"Global companies find themselves between a rock and hard place"
by Alastair Marsh
The world’s biggest climate coalition for insurers have held emergency talks after a wave of defections revealed the extent to which anti-ESG rhetoric in the US is unsettling members.
Signatories of the Net Zero Insurance Alliance are due to meet Thursday to discuss next steps after some of the group’s biggest members including Munich Re walked out, according to people familiar with the process who asked not to be identified discussing private information.
The development follows an escalation of Republican Party attacks on businesses and investors perceived to be embracing environmental, social and good governance goals. In a May 15 letter, attorneys general representing 23 US states said they were “concerned with the legality” of the NZIA, as they blamed the group for rising insurance and gas prices, and linked the alliance to “record-breaking” inflation.
The letter is the latest example of the GOP turning to antitrust rules as a lever through which to vilify ESG. GOP senators announced plans last year to fight “ESG collusion,” while House Republicans ended 2022 by launching an investigation into whether climate alliances “are violating antitrust laws.” The goal is to single out those “advancing the ESG agenda,” they said.
“Global companies find themselves between a rock and hard place,” said Karl Racine, a former attorney general of the District of Columbia, who’s now a partner at Hogan Lovells. While Europe has “embraced ESG and established regulatory and legal requirements to support it,” the situation in the US is shaped by partisan politics. “Global companies are, thus, confronted with challenging questions as to how to navigate these disparate waters,” he said.
The United Nations Environment Programme, which convened the NZIA in 2021, said in a statement Wednesday that the decision by some signatories to walk away from the alliance was “in light of the recent discussions within the United States.” UNEP didn’t immediately respond to a request for comment on Thursday’s meeting.
NZIA, which hasn’t had any US members since being convened, has seen four major insurers walk out since the end of March. Munich Re’s defection was followed by Zurich Insurance Group AG and Hannover Re. This week, Swiss Re joined the exodus. All four have said they remain committed to climate goals, but preferred to pursue these in isolation rather than as part of the NZIA.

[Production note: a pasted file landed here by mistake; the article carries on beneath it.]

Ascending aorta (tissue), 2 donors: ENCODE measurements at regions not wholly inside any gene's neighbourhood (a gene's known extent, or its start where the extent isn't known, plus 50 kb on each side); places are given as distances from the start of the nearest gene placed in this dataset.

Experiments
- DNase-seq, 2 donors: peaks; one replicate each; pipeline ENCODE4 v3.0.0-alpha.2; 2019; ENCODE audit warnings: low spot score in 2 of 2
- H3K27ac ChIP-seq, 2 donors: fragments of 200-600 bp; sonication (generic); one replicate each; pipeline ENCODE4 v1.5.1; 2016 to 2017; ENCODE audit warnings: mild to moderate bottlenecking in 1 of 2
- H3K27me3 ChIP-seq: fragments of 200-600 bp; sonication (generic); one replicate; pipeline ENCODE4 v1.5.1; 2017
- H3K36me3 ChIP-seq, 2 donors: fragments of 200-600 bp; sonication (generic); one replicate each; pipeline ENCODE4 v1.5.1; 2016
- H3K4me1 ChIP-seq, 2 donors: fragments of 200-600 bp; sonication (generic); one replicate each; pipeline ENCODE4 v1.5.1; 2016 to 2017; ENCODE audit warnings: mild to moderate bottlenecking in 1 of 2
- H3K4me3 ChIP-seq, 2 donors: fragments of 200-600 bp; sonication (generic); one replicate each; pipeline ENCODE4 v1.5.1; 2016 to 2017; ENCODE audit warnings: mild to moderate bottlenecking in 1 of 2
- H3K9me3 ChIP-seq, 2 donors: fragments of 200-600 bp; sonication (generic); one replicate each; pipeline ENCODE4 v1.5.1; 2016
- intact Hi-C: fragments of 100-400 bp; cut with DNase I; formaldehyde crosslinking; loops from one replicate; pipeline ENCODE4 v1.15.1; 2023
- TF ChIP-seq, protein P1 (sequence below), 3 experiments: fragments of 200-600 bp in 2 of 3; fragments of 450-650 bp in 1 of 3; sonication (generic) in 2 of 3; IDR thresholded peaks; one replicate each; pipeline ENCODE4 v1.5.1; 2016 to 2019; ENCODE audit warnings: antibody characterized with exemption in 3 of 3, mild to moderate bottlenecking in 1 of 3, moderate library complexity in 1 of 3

“The biggest success of the anti-ESG movement is getting companies to talk less about ESG,” said Joshua Lichtenstein, a partner at law firm Ropes & Gray LLP in New York. “They have slowed the trajectory of ESG communications here in the US. But clearly, the pro-ESG side is still winning by a pretty large margin.”
The legal foundation of the GOP’s attacks on ESG remains unclear. Sonali Siriwardena, partner and global head of ESG at Simmons & Simmons in London, said that with the AGs requesting documentation on the types of communications between NZIA members, as well as the kinds of commitments made and the factors influencing efforts to cut emissions, it now “remains to be seen how robust these allegations will be and how NZIA members will respond.”
Other NZIA members have signalled they remain committed to the group.
The alliance “has played an important role developing the critical standards and frameworks for insurers to meet net zero,” a spokesperson for Aviva Plc said in an emailed comment. “In light of recent developments, we are working with the UN and other members to determine the best course of action going forward. We remain fully committed to pursuing our ambition of becoming a net zero company by 2040.”
For firms that remain in the alliance, “they are going to have to evaluate whether their continued participation is actually going to harm them commercially in terms of contracts from red states,” Lichtenstein said.
The NZIA, which at its peak represented roughly 15% of the insurance industry’s global premiums, is one of eight climate finance coalitions within the Glasgow Financial Alliance for Net Zero of which former Bank of England Governor Mark Carney was the principal architect.
In an emailed statement, UNEP said that “regardless of the situation,” it “reaffirms its conviction ever since it initiated, convened, and launched the NZIA — that in order to successfully tackle the climate emergency, there is a fundamental and urgent need for collaboration, not just individual action.”